November 17, 2017

Loving Psychotherapy

Quantum physicist, Erwin Schrodinger, postulated that if you measure the sum total of the number of minds in the universe, there would be just one. We affect each other. In the quantum field of non-locality there is no distance. Thus once a particle of a substance has been in contact with another particle, both particles continue to react in tandem, even though subsequently separated. As Borysenko explains, “In the quantum world of non-locality, there’s no distance. This is demonstrated in Bell’s Theorem. Let’s say that there’s a molecule of salt—sodium chloride. When it’s sprinkled on your food, eaten, and then excreted, the two atoms of the molecule are broken apart. The sodium may be in one place and the chlorine somewhere else. But even in separate places, if the sodium rotates, so does the chlorine. Everything is connected in what Albert Einstein called a ‘spooky’ way that’s beyond the Newtonian physics of gravity and larger forces”.

We are connected to each other - even when not in the room together. The therapist-client bond is a soul to soul relationship, and affects the universal mind. How we behave, what we believe, affects everything that is.

Thus for me, psychotherapy is about love. We all need it but many have not been in it, do not love themselves, nor have they been loved by anyone else. Without connecting to love we live in a world of anxiety, depression, pain and more. If my client doesn't receive loving acceptance from me, perhaps for the first time in their life, how will they ever lovingly accept themselves?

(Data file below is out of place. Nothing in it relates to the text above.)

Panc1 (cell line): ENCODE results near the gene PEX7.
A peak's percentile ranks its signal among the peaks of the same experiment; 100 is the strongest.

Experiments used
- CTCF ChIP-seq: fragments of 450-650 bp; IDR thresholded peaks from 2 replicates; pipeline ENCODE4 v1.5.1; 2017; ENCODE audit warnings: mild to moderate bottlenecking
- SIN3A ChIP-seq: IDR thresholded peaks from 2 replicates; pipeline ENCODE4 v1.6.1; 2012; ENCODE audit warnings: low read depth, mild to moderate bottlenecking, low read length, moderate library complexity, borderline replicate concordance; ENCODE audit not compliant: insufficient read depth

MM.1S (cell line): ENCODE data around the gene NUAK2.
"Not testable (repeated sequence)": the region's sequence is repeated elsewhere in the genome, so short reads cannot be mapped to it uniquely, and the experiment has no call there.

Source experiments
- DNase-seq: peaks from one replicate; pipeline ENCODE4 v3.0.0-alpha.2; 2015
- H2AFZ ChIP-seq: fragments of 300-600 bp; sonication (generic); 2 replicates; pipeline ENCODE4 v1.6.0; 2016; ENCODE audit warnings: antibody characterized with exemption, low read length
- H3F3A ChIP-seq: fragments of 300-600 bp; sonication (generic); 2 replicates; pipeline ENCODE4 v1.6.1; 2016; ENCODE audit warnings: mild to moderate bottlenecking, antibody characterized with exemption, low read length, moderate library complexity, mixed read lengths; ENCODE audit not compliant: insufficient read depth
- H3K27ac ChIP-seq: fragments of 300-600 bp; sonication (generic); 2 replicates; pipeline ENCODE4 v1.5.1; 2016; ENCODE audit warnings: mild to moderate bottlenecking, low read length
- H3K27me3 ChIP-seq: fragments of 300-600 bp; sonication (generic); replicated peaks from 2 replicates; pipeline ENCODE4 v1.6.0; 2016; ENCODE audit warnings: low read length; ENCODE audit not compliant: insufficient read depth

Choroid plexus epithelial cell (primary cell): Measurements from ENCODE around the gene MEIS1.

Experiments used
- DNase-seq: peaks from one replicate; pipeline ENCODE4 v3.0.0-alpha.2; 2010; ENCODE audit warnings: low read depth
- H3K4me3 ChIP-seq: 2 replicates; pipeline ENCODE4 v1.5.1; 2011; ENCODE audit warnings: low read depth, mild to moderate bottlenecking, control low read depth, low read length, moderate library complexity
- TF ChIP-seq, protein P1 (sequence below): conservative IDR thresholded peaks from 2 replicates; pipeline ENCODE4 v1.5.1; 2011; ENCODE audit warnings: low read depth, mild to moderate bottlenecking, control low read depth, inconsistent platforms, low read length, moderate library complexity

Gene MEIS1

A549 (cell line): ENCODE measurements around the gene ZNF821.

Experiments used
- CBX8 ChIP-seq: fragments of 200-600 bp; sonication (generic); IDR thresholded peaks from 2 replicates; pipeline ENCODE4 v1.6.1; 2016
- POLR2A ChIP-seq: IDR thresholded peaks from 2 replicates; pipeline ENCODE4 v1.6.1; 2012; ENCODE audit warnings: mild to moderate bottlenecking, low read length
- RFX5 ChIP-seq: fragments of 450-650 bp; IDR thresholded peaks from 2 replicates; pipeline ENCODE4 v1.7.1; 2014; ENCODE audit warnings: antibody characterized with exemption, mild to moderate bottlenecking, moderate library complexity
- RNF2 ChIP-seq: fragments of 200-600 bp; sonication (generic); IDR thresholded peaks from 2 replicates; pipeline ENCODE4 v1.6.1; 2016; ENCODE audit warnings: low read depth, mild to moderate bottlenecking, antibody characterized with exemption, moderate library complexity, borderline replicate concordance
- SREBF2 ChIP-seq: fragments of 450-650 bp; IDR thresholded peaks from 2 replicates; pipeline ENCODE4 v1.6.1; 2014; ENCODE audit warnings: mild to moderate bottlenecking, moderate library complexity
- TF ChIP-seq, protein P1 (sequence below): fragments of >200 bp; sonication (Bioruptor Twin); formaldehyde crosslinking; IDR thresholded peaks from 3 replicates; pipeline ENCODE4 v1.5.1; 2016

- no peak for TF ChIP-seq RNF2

We are not separate, not separated by conditions, or our history, our parents, our inheritance - to go the separate path is to lose valuable parts of ourselves. In loving psychotherapy is compassion, empathy, connectedness, holding and safety and only this relieves suffering - personal, familial, and collective - all of us are affected by the other's suffering.

Thus our suffering is a gift to the spirit, personally and collectively. Our trauma teaches us about ourselves, and others. Let your pain up gently, a little at a time, so not to re-traumatise, and gradually come to understand your story, reclaim your lost parts, shed your tears and be compassionate with yourself.

For me, working with someone in therapy is working in a loving relationship. It's true that it is not what you might normally expect in a loving relationship, in that each share who they truly are, because as a therapist I don't share very much of my personal self. The relationship focuses on who the client is, what they bring in with them: their loves, their struggles and pains.

However, I hope to create a safe space for my client to bring all of this, and to discover more of the lost parts of themselves. I use myself to really 'be' with my client, soul to soul, to support their healing. And that works both ways. My clients also heal and teach me - they affect me.

As a psychotherapist I get to share the beauty I find in myself so that others can find the beauty in themselves. Healing happens in that intimate connection, in relationship with your therapist, and through that relationship, to everyone else.

Linda Bishopp, MA, Dip Couns, Reg MBACP, CThA, THF
Linda Bishopp © Nov 2017

Borysenko, J., (2017), Psychotherapy of the Heart, available at:, accessed 04.11.17.